2010 GMC Sierra 1500 Review

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The Car Connection Expert Review

Marty Padgett Marty Padgett Editorial Director
December 13, 2009

The 2010 GMC Sierra covers all the bases, even the green ones.

TheCarConnection.com's editors have driven both the GMC Sierra 1500 and the Sierra Hybrid, and have written this road test summary from firsthand driving impressions. Editors have compared the Sierra with other full-size trucks, and have compiled a companion full review from other Web reviews and opinions, to give you a comprehensive look at the latest GMC full-size pickup.

The GMC Sierra 1500 was completely redesigned in 2007, alongside the nearly identical Chevrolet Silverado, and because of its conservative but tasteful style, it still looks fresh today. It's a little plain, though-more assertive than the Chevy truck but not as arrogantly square as the Ford F-150, nor as butch and bold as the Dodge Ram. The Sierra's wide, tall grille is its hallmark, with big GMC lettering inside; the boxy flares around its fenders are subtle reminders that this is the same brand that sells the extreme-looking 2010 Terrain crossover. Inside the Sierra's cabin, some models have a simple, upright design with larger controls and door handles-better suited for work duty-while pricey versions have an interior that would fit in a luxury sedan. The upgraded instrument panel has a smoother, lower design, as well as surfaces and materials that come together nicely. The 2010 GMC Sierra Hybrid is more of the same; unless it's fitted with the optional hybrid decal package and the hybrid LCD readouts, observers will likely not notice it as different from a standard Sierra pickup. The 2010 model year brings only minor changes to the Sierra, including revised interior door panels.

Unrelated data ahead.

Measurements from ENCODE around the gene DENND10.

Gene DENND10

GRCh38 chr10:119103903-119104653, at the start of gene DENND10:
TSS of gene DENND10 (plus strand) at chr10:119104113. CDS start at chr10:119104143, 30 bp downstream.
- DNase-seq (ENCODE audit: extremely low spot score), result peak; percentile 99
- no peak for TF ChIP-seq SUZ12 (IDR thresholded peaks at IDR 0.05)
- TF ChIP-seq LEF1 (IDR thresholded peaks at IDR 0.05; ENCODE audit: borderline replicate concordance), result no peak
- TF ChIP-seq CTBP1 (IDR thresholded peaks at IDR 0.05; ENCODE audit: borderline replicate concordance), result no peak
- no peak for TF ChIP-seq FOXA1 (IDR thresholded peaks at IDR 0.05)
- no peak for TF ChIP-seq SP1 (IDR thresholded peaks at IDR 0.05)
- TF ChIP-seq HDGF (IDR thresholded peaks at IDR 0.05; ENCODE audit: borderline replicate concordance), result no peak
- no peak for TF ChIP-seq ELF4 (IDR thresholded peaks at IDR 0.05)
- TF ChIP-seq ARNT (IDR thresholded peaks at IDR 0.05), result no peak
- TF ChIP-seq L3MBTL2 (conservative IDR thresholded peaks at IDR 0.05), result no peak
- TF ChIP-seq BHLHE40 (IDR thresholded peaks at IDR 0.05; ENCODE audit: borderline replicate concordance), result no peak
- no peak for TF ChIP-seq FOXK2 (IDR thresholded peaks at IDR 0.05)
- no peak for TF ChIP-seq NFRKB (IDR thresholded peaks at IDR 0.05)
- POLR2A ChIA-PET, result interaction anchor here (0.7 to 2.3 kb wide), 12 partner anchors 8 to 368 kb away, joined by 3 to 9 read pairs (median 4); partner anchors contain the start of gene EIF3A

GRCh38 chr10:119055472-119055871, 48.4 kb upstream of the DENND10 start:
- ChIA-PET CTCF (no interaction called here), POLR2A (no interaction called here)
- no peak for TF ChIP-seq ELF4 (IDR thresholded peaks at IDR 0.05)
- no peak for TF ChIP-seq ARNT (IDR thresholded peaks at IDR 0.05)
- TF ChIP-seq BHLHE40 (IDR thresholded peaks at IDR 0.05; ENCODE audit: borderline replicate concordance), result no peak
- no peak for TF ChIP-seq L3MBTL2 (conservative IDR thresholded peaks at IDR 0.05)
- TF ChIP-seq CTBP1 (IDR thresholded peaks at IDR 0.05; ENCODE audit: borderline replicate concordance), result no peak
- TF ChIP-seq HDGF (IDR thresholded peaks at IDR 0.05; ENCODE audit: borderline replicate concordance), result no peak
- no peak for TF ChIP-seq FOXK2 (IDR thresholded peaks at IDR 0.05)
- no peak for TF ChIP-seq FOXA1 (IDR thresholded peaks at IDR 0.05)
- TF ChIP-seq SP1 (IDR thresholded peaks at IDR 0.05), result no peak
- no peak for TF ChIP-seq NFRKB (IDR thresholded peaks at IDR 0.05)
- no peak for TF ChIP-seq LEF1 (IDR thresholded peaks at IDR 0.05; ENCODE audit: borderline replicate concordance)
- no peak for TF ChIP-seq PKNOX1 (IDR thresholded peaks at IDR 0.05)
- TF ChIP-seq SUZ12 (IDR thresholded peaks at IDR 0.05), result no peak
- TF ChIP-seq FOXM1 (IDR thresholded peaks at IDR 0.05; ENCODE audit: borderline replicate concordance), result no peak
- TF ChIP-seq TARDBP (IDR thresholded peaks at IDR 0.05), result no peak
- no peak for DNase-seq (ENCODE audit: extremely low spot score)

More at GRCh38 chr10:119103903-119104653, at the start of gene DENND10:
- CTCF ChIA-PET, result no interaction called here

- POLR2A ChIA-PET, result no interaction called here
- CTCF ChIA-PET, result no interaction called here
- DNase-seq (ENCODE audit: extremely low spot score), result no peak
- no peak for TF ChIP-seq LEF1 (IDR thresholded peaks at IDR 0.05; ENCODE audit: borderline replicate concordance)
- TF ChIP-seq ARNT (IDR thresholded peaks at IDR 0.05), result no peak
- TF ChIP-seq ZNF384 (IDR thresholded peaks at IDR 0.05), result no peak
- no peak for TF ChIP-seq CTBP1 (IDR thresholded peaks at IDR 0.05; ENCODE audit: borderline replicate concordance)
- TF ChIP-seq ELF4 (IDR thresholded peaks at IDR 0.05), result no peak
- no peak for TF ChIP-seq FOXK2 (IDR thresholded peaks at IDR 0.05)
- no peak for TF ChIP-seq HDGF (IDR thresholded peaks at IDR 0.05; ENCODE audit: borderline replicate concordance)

With such a broad range of refined and responsive powertrains, there's an engine choice for any buyer. The lineup starts with the base 195-horsepower, 4.3-liter V-6 installed in workhorse models. A flexible-fuel, 302-hp 4.8-liter V-8 is the first optional engine. There's also a flex-fuel 5.3-liter V-8 with 315 hp and cylinder deactivation for improved fuel economy, which is standard in XFE models and available in other versions. The most expensive Sierra pickups get a 6.2-liter, 403-hp, flex-fuel V-8 that also shows up in the swank Cadillac Escalade. The 5.3-liter is TheCarConnection.com editors' pick, as it has plenty of power for most needs without much lower fuel economy than the base V-6. The base V-6 and base V-8 are teamed with a four-speed automatic; all other versions have a six-speed automatic that shifts very smoothly, helps achieve better fuel economy, and cuts down on noise. The Sierra gets up to 15/22 mpg in the XFE edition, falling to only 12/19 mpg in loaded versions.

The Sierra's powertrains perform well, but the truck shines in combining competitive towing and hauling numbers with uncharacteristically sharp steering and handling. The Sierra is one of the easiest full-size pickups to drive, with more communicative steering than other full-size pickups. The lineup also is offered with either rear- or four-wheel drive-a single-range transfer case is standard this year, while dual-range 4WD is an option-or with electronically controlled four-wheel drive on the most expensive versions. While it handles crisply, the Sierra also can tow 10,700 pounds when equipped with an optional package. That's only 600 pounds short of the class leader, the rugged Ford F-150.